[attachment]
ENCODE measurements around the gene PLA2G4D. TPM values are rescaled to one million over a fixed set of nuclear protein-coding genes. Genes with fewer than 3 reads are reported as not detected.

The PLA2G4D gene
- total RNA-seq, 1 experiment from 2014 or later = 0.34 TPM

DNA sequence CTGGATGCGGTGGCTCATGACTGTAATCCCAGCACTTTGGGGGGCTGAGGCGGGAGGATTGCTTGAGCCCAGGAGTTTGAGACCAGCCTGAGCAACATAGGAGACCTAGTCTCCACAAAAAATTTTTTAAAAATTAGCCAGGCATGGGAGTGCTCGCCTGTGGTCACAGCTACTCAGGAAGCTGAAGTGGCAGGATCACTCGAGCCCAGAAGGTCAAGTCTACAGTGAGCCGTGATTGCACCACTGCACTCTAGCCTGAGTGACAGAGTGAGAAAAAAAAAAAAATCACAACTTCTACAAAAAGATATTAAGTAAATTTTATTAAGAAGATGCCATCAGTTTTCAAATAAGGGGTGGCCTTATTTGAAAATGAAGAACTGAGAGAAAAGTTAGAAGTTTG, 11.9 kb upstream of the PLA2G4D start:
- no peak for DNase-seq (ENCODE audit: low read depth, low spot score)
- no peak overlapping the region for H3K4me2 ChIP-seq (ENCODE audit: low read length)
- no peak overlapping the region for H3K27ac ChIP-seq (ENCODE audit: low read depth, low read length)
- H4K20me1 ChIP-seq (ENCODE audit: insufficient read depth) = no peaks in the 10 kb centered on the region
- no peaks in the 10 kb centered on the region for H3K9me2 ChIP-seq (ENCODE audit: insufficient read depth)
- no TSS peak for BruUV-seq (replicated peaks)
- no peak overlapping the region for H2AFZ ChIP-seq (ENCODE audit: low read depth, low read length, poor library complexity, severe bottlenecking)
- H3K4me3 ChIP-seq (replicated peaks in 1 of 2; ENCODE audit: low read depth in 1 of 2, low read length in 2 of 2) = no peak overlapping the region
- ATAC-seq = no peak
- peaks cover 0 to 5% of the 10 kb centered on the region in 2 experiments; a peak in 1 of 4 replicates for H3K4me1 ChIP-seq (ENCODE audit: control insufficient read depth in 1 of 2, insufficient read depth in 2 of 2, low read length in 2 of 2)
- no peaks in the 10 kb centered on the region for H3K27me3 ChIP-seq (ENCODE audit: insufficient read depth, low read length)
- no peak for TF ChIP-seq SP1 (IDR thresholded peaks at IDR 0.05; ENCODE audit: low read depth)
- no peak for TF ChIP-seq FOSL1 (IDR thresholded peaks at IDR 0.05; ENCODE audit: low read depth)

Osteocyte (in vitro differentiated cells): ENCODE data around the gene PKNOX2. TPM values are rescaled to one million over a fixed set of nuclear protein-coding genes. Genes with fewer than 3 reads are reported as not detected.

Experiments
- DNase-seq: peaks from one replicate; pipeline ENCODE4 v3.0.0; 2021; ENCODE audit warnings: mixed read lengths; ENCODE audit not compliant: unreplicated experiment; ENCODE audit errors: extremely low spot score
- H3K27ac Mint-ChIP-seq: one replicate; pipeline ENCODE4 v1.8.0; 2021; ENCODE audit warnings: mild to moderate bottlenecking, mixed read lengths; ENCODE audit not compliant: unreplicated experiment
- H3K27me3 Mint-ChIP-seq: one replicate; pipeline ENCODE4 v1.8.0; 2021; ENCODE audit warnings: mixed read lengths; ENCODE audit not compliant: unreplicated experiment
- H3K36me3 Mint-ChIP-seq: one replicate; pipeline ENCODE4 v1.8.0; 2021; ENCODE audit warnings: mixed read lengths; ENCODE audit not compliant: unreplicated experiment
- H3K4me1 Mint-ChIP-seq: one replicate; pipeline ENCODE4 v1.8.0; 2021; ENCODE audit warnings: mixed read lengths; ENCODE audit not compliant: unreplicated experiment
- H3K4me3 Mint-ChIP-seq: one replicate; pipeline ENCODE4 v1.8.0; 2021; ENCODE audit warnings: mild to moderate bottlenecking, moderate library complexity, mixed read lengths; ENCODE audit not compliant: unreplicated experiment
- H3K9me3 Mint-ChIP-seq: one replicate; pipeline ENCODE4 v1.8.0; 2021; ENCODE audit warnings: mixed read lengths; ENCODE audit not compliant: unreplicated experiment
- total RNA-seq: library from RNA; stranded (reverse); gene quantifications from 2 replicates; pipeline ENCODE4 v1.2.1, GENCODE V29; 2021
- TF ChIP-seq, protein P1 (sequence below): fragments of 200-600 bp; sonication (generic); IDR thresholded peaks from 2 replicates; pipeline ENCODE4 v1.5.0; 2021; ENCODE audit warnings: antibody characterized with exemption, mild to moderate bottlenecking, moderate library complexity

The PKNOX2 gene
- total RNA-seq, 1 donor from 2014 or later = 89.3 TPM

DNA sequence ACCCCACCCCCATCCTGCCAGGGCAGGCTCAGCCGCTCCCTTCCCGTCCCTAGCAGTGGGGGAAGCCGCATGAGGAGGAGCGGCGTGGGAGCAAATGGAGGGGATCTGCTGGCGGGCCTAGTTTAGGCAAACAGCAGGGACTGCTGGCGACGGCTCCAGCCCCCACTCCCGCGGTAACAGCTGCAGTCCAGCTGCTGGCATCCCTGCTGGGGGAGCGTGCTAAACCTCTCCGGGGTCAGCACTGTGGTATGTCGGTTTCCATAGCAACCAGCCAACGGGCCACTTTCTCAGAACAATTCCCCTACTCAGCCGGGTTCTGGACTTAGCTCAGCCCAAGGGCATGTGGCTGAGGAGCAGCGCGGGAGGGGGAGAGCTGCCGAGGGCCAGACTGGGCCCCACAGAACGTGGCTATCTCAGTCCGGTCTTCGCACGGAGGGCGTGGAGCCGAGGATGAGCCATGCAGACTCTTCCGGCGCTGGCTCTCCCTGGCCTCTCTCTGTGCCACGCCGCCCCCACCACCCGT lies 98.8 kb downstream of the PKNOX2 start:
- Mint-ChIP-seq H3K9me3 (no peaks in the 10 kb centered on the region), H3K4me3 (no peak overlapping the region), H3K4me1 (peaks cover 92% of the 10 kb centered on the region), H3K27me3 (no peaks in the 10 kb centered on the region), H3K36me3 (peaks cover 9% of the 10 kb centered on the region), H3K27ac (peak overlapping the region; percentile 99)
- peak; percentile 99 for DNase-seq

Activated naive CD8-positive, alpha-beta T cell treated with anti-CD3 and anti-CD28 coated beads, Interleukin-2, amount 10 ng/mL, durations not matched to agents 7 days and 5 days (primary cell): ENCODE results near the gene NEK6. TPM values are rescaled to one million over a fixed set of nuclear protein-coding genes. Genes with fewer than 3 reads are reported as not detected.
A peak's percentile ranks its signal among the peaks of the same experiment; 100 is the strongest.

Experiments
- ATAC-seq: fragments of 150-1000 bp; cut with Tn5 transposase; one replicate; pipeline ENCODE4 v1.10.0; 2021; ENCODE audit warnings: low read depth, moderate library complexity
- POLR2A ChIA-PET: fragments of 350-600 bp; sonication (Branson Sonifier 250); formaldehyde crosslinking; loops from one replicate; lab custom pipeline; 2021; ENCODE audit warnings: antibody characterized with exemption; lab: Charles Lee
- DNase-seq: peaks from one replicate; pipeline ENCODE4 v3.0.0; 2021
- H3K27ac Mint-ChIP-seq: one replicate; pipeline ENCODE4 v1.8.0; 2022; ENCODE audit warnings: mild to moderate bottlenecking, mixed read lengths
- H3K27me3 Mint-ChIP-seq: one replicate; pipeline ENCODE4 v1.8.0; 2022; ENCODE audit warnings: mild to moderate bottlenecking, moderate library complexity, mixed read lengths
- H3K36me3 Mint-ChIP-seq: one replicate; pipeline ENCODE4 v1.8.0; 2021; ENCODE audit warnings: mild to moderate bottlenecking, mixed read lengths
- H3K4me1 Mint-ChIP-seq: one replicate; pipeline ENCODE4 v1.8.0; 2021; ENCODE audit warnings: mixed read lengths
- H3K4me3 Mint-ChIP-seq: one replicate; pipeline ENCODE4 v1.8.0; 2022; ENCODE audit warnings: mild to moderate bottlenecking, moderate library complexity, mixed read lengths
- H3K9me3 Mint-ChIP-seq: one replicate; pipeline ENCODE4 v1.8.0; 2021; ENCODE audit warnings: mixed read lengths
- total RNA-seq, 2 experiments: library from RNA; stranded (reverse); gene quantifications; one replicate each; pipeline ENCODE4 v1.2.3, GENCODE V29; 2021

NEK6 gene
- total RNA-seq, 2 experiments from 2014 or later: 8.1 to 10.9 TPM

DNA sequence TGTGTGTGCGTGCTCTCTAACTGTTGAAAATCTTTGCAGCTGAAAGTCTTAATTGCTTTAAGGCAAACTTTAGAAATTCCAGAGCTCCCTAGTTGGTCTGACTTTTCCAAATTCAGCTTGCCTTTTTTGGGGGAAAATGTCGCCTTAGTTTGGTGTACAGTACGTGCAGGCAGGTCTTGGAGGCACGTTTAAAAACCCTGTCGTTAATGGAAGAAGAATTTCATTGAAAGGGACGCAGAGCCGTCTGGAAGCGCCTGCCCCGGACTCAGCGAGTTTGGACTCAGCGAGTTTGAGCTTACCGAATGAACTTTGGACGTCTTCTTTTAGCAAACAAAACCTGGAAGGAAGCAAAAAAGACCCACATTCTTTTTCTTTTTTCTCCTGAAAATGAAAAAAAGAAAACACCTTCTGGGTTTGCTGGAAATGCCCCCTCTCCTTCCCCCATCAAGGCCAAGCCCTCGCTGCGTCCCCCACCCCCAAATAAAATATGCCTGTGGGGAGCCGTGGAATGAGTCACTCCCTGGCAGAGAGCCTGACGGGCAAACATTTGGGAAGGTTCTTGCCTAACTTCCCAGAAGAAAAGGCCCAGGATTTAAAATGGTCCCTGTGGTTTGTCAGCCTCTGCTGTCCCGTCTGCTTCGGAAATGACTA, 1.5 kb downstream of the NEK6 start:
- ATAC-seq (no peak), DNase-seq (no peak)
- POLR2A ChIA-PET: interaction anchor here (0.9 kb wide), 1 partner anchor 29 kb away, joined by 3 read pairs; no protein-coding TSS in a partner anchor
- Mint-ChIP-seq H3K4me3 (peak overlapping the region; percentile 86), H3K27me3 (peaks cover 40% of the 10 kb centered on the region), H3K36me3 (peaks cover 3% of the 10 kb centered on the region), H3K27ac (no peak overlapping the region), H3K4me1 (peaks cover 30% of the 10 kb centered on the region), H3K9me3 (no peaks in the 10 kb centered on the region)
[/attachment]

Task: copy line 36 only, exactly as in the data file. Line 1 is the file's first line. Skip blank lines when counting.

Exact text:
Experiments